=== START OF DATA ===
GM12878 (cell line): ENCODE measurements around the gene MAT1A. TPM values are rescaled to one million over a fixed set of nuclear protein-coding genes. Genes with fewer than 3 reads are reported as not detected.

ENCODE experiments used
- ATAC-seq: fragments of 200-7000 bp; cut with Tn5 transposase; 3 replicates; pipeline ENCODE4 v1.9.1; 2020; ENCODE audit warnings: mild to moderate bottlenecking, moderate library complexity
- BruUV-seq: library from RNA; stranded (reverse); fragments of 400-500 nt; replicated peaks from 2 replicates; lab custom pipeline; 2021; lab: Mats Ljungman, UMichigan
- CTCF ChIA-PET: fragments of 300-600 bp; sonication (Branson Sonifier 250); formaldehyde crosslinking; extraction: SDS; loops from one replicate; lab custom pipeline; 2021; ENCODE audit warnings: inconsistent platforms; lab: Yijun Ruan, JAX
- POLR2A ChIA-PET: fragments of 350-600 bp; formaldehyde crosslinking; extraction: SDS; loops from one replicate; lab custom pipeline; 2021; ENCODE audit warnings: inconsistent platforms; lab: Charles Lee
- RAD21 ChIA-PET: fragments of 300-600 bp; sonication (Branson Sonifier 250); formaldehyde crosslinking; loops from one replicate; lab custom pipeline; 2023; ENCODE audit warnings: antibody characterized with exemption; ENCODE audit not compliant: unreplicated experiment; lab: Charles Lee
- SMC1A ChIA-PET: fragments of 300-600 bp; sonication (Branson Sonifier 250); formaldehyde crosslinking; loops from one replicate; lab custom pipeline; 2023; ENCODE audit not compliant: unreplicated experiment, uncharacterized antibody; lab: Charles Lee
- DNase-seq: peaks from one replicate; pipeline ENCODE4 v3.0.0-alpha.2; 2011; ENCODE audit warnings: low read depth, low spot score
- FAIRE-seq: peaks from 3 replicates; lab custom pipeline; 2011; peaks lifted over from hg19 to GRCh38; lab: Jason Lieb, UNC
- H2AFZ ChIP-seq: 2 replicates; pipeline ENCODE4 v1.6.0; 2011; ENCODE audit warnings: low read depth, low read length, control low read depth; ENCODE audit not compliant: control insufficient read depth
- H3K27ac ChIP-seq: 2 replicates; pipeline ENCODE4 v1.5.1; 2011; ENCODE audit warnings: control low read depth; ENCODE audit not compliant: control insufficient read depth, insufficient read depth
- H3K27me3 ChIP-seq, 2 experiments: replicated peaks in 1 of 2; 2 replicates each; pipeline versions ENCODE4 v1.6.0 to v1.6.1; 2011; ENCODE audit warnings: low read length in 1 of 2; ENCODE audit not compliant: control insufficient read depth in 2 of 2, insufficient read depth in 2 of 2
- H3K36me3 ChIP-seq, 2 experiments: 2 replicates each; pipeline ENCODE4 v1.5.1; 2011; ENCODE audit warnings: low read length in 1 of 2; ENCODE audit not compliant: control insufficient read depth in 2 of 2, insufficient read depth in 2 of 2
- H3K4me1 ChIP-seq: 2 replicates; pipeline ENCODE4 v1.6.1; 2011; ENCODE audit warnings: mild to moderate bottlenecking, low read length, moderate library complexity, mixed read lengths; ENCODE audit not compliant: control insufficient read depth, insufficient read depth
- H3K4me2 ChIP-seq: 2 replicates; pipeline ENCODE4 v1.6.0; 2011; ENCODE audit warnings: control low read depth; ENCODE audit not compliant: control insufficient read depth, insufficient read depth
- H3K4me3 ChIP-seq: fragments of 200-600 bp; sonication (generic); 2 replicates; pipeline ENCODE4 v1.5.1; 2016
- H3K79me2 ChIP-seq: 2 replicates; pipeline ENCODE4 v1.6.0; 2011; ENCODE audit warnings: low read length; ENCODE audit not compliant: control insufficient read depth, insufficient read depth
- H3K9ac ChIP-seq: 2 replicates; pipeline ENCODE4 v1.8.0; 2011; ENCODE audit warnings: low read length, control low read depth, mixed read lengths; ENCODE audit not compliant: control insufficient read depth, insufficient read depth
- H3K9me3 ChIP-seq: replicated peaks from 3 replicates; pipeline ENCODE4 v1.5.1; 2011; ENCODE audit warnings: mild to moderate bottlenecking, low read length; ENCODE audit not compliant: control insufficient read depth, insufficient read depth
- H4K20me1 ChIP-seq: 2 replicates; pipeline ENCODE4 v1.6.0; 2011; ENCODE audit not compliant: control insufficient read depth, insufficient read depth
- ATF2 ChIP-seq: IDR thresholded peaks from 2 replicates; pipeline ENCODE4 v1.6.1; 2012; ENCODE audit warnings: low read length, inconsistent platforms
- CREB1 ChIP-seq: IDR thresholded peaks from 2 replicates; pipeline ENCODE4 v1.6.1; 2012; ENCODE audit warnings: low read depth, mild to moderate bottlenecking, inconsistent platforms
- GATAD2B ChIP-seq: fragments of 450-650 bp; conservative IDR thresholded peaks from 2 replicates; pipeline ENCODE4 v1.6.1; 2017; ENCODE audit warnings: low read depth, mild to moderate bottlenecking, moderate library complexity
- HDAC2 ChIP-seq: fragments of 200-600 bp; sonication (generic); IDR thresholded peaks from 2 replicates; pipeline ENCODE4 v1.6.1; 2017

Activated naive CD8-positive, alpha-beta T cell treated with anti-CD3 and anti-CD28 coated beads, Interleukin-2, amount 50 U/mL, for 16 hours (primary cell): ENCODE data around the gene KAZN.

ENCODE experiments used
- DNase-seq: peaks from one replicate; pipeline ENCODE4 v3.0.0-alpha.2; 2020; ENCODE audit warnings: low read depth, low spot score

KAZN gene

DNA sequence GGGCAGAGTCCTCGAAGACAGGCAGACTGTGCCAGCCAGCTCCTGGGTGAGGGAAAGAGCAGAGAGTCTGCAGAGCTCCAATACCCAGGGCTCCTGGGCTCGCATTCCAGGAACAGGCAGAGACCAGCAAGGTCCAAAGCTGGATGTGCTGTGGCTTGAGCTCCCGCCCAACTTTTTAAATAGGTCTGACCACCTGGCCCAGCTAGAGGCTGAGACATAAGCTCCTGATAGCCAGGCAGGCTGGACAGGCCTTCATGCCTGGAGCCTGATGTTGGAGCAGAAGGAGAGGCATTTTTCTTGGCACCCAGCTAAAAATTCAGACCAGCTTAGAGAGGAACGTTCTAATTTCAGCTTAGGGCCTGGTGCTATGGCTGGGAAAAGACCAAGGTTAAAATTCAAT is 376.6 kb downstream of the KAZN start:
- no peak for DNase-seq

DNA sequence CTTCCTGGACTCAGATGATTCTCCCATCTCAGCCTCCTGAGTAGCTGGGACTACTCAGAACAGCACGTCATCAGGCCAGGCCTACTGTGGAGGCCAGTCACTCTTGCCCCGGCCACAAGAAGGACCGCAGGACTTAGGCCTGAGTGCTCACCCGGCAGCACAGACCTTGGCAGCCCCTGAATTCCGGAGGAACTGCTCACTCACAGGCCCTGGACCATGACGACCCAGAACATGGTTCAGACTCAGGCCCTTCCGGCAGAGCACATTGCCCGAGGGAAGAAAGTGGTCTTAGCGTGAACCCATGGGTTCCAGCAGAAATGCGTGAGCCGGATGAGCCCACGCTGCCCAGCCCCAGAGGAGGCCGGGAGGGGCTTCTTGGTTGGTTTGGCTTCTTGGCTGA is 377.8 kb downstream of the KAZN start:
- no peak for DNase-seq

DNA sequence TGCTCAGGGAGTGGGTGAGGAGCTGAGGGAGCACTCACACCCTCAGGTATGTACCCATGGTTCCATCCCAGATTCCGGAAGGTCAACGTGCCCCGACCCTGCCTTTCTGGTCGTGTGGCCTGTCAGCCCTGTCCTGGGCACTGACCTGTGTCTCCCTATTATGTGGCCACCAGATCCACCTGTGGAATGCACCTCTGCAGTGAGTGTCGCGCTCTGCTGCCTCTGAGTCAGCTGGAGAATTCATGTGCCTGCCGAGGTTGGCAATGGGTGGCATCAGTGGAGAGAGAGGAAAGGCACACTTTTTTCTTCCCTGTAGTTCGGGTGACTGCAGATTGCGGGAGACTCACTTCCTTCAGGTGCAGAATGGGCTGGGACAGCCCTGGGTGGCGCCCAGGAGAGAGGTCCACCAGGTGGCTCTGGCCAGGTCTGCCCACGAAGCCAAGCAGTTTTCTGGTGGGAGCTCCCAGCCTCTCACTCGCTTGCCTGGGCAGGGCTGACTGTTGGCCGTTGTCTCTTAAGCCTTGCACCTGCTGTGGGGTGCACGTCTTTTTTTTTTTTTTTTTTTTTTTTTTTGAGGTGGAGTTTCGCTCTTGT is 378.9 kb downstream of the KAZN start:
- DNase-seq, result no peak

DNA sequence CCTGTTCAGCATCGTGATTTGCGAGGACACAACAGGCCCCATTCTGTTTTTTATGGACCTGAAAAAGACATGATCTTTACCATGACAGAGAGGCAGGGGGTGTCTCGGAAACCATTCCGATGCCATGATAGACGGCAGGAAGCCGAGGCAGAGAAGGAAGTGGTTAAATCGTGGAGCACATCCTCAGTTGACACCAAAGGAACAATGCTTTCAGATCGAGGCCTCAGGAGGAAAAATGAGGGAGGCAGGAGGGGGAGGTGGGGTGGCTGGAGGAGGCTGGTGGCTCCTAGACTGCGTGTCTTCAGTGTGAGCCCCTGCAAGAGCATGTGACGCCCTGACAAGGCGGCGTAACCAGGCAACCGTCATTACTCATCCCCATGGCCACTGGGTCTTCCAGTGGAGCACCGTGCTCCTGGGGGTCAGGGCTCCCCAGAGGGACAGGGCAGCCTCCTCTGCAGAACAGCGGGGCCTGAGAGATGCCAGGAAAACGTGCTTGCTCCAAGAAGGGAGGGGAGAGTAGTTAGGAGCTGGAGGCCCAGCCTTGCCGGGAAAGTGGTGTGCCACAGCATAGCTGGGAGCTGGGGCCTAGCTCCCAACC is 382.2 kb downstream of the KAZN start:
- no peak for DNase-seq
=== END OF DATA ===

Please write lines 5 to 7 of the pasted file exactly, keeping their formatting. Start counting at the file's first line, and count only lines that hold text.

- CTCF ChIA-PET: fragments of 300-600 bp; sonication (Branson Sonifier 250); formaldehyde crosslinking; extraction: SDS; loops from one replicate; lab custom pipeline; 2021; ENCODE audit warnings: inconsistent platforms; lab: Yijun Ruan, JAX
- POLR2A ChIA-PET: fragments of 350-600 bp; formaldehyde crosslinking; extraction: SDS; loops from one replicate; lab custom pipeline; 2021; ENCODE audit warnings: inconsistent platforms; lab: Charles Lee
- RAD21 ChIA-PET: fragments of 300-600 bp; sonication (Branson Sonifier 250); formaldehyde crosslinking; loops from one replicate; lab custom pipeline; 2023; ENCODE audit warnings: antibody characterized with exemption; ENCODE audit not compliant: unreplicated experiment; lab: Charles Lee